Main illustration: Katie Garth
What makes or breaks a product team?
Strong design principles are one. A clear, effective roadmap is another. But one of the most important, yet overlooked, aspects of all great product teams, are the relationships between the designers and engineers on your team.
Yet many designers compartmentalize building a product into two distinct parts – design and development. This distinction is one of the most dangerous traps a product team can fall into. When design is seen as a satellite that orbits engineering, it usually comes crashing back to earth.
Designers trained in isolation
Design education is partly to blame for this. What happened when you handed in your design projects? I’ll bet only the smallest fraction of students ever had a professor bring you to the Computer Science department, sit you down next to another student, and ask you to build what you just handed in.
The same goes for agencies, many of whom lack their own engineering teams. For most projects, design specs are tossed over the back wall for an external team to build. You’ll be lucky if you ever meet them face to face. Luckier still if the product ends up resembling anything close to what you designed.
The problem in both scenarios is the same – they separate design from implementation. In product design, both these things are inextricably linked. A world with terms such as “design freeze” or “hand off” just won’t cut it.
Start by understanding the constraints early
Truly great products are often a combination of two things: a technical breakthrough and a never-before-seen design it enabled. So it’s essential designers understand the possibilities and restraints of the technology they’re working with, before they can properly delve into the design.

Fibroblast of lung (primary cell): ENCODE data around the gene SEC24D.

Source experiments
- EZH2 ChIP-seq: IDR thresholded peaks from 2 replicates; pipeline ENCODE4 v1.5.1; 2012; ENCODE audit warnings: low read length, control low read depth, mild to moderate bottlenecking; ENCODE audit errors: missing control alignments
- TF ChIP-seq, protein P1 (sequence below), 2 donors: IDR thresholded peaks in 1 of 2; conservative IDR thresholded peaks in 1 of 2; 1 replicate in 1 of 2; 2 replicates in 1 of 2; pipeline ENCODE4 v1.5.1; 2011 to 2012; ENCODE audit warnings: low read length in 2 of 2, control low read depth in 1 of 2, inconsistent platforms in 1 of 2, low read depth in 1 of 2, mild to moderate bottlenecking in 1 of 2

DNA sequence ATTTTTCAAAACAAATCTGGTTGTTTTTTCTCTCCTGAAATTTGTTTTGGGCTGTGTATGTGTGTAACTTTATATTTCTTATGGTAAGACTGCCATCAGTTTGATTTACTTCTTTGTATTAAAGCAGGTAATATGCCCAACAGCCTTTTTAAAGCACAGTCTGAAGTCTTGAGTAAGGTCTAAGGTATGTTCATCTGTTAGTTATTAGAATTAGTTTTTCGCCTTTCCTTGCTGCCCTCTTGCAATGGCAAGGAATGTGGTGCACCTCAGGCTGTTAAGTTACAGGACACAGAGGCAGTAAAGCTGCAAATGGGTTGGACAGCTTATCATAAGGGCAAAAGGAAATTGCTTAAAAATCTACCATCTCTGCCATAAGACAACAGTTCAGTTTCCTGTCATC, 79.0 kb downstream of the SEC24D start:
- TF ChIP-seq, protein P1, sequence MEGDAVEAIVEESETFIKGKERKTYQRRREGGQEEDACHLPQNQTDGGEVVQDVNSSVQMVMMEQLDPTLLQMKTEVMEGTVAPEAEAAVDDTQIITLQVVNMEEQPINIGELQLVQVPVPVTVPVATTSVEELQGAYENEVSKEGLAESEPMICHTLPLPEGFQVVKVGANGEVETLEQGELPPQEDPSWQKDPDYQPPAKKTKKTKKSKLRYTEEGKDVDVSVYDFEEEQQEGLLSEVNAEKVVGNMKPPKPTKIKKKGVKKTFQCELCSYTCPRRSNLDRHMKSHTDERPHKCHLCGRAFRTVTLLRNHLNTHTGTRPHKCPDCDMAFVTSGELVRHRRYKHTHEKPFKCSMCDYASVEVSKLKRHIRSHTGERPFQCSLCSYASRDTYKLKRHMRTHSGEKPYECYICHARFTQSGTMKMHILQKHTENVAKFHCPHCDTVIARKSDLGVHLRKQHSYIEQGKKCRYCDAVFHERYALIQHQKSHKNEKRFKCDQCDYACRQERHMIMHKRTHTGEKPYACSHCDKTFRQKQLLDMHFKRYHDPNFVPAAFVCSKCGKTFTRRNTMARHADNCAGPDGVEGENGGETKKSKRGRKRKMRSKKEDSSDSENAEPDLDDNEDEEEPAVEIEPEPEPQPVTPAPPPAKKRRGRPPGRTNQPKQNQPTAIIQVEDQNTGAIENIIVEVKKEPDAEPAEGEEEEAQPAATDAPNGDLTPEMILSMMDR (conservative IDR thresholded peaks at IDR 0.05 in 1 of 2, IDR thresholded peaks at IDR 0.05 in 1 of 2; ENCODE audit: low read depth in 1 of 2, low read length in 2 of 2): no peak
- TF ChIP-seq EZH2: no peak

Here’s an example. Let’s say you’re designing a native iOS app. Here are some technical questions you might receive from an engineer that can heavily influence your design decisions:
- Which framework are we going to use to match the spring curve you’ve designed with? If we can’t find a suitable one, maybe you should draw from the default UI view animations instead.
- How long does it take the API to fetch the data for that list-view? If it’s too long, you’re going to need to do more than place a spinner.
- The API takes a little too long to load in our user’s avatars. What do we display in the meantime?
Questions such as the above should be asked and addressed as early as possible by talking and sitting with your engineers (product designers at Intercom are placed with engineers from day one). Don’t be put off by what won’t work. The constraints you discover are often advantages in disguise.
A product designer should be responsible for sharing designs early and often with engineers. That doesn’t mean something neatly packed up and polished. It could be the roughest prototype imaginable.
For a recent project, all our designs were prototyped in Framer and shared with engineering as early as possible. It allowed us to discuss technical feasibility, which third party frameworks to use, what types of animations were possible. These were all perspectives designers might have never thought of.